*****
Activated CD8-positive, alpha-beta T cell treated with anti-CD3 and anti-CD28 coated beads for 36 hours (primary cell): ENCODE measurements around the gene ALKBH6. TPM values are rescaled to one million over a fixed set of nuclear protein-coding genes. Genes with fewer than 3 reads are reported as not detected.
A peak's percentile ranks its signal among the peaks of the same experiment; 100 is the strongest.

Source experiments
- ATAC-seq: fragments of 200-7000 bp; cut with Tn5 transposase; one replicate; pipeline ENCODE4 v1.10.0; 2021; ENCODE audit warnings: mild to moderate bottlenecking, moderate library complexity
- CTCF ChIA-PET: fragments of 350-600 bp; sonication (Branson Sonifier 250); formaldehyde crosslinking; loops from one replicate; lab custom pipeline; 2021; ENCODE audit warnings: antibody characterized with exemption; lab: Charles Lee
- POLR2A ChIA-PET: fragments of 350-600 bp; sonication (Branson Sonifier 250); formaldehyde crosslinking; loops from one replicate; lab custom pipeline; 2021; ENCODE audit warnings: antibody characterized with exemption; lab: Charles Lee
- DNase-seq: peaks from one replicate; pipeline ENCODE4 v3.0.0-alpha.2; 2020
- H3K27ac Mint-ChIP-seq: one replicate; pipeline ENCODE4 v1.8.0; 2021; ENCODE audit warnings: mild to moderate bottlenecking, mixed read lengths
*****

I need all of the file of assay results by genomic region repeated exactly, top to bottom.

Activated CD8-positive, alpha-beta T cell treated with anti-CD3 and anti-CD28 coated beads for 36 hours (primary cell): ENCODE measurements around the gene ALKBH6. TPM values are rescaled to one million over a fixed set of nuclear protein-coding genes. Genes with fewer than 3 reads are reported as not detected.
A peak's percentile ranks its signal among the peaks of the same experiment; 100 is the strongest.

Source experiments
- ATAC-seq: fragments of 200-7000 bp; cut with Tn5 transposase; one replicate; pipeline ENCODE4 v1.10.0; 2021; ENCODE audit warnings: mild to moderate bottlenecking, moderate library complexity
- CTCF ChIA-PET: fragments of 350-600 bp; sonication (Branson Sonifier 250); formaldehyde crosslinking; loops from one replicate; lab custom pipeline; 2021; ENCODE audit warnings: antibody characterized with exemption; lab: Charles Lee
- POLR2A ChIA-PET: fragments of 350-600 bp; sonication (Branson Sonifier 250); formaldehyde crosslinking; loops from one replicate; lab custom pipeline; 2021; ENCODE audit warnings: antibody characterized with exemption; lab: Charles Lee
- DNase-seq: peaks from one replicate; pipeline ENCODE4 v3.0.0-alpha.2; 2020
- H3K27ac Mint-ChIP-seq: one replicate; pipeline ENCODE4 v1.8.0; 2021; ENCODE audit warnings: mild to moderate bottlenecking, mixed read lengths